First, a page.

• \$\begingroup\$ Complicated? All three effects are just "add 1 to something the spell already does". \$\endgroup\$ Jan 30, 2021 at 21:20
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    \$\begingroup\$ You get to make choices. It mentions a class feature. It caps the number of times you can select an option. While it also extends the effect of the spell's stun effect. Way more complicated than any other spell's Upcast effects. \$\endgroup\$
    – Cecilao
    Jan 30, 2021 at 21:24
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    \$\begingroup\$ I hadn't read it the first time around, but the end-effect stun's multiple round duration feels very non-5e-like if that makes sense (Most things either last 1 round or require concentration or require to be reapplied). I disagree with Cecilao's answer, but I agree with the downside beeing "too complicated" to feel like a 5e spell. Then again, your question is about powerlevel, so I guess that's irrevelant. \$\endgroup\$
    – 3C273
    Jan 31, 2021 at 2:35

The downside is too strong

This answer is coming from someone with the controversial opinion that haste is a terrible waste of a spell slot (unless for some reason moving really quickly is important, and even then expedient retreat potentially covers that for the wizard).

I already refuse to cast haste as a wizard, or have it cast on me as a melee character because spending a round stunned in combat is a price that I find far too steep.

Using the standard spell; for the cost of an action and concentration (caster) you are giving a fighter maybe a 33% damage increase (Lets assume 1d10+5, so around 11 damage per round). That damage increase is less if your fighter is already dual wielding.

Instead your wizard could cast slow, with a significant chance of having a massive effect on combat and a vastly reduced amount of incoming damage. Or they could cast fireball, and lets assume the average combat lasts 3 rounds they only need to hit 3-4 targets to cause as much extra damage as that hasted attack will over the course of the full combat, and fireball doesn't take concentration - plus frontloaded damage can take out the minions faster which reduces incoming damage and makes the adventuring day easier because less hit dice and less healing spells are needed).

However your fighter is now incredibly vulnerable because your squishy wizard with potentially 13 AC just needs an arrow fired at him to disable them for a round. Losing that round once every few fights actually decreases efficiency despite the hasted action, and that isn't even counting the opportunity cost of the wizard picking fireball, or the cleric casting better spells because they no longer have to keep slots to heal people.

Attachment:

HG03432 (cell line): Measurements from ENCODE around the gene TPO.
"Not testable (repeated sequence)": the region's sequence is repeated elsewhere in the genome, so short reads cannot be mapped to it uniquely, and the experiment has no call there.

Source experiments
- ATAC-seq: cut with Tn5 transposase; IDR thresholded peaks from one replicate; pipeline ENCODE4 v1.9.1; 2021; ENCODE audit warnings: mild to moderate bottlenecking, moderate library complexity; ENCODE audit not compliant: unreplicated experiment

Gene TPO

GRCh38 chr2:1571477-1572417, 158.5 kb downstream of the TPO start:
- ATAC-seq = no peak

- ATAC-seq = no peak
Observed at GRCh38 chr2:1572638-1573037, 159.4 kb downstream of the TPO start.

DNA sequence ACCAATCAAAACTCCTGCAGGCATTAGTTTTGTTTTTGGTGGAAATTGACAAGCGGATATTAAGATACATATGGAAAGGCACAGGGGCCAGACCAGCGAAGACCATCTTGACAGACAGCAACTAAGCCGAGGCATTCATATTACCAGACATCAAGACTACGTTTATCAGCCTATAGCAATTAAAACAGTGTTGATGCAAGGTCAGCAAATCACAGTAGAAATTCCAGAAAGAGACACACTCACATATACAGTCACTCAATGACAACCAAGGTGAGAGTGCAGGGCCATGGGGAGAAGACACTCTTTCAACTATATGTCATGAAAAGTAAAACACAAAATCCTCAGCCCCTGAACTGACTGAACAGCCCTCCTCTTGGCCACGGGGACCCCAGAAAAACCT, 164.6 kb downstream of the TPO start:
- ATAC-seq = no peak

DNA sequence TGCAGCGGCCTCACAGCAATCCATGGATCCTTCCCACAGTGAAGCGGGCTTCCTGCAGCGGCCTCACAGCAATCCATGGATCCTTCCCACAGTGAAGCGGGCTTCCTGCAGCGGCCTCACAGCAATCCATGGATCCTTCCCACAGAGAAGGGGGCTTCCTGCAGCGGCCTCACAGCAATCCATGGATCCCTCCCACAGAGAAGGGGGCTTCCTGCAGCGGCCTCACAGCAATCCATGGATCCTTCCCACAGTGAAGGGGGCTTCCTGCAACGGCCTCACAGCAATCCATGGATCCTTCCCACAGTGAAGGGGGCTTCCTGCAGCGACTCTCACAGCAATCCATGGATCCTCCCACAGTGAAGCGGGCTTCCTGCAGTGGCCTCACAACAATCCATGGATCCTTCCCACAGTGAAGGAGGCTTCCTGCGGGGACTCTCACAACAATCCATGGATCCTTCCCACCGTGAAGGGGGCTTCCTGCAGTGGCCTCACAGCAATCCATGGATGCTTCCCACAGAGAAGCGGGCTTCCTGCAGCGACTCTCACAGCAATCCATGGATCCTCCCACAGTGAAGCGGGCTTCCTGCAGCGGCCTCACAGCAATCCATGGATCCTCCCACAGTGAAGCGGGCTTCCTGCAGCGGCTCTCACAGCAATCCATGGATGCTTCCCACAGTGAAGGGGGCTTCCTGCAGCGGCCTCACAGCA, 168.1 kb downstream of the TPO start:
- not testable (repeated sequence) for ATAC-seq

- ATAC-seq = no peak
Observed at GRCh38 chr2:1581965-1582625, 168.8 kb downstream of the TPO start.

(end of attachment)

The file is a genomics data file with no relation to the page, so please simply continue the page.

You are giving pretty small advantages (yes it might push bounded accuracy, but on a player already pushing those boundaries the real issue is the player not your spell), and doubling that downside.

Adding the extra attack is potentially useful, but again at 4th level you could polymorph someone into a t-rex and not only save incoming damage (allowing your cleric to blast or disable enemies instead of healing), but that t-rex is causing all sorts of damage and panic in the enemy ranks. You could also upcast fireball, again only needing to hit 3-4 enemies to cause roughly the same amount of damage.

I would say that if you like haste, then this probably feels as balanced as haste does, but I would also say that if you like haste then balance isn't actually what you are looking for.

To 'fix' it?

As I said your upcasting options are not as powerful as you think, they are in keeping with the theme and basic power level of the spell, but your downside is too much. I would just keep the single round, keep the same upcast options, and call it ready for playtesting.

Side note

The best use of haste (imho), giving a rogue an extra chance to sneak attack with a held action, is not going to be buffed at all by upcasting because even if they could use 2 attacks on that held action via the spell, they only sneak attack on one.

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    \$\begingroup\$ This kind of seems more like a rant against the original spell of haste and therefore this upgraded version of it as well. I'm not sure if it's accurate, but it feels like you're not coming from this from a valid starting point. \$\endgroup\$
    – NotArch
    Jan 29, 2021 at 16:36
  • \$\begingroup\$ The options are sub par, except the double extra attacks which is way better then OP thinks \$\endgroup\$ Jan 29, 2021 at 16:36
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    \$\begingroup\$ @Kirt very true. But even a frame challenge is questionable or OP says they like it. They're not wrong for liking it. \$\endgroup\$
    – NotArch
    Jan 29, 2021 at 17:36
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    \$\begingroup\$ If the hasted Fighter or Barbarian fails to keep attackers off their Haste-caster, they deserve the stun. If they succeed, there's no downside. <3 \$\endgroup\$ Jan 30, 2021 at 1:37
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    \$\begingroup\$ You attack with the hasted action and hold the real action, and yes you can, sneak attack is per turn not per round \$\endgroup\$
    – SeriousBri
    Jan 30, 2021 at 19:39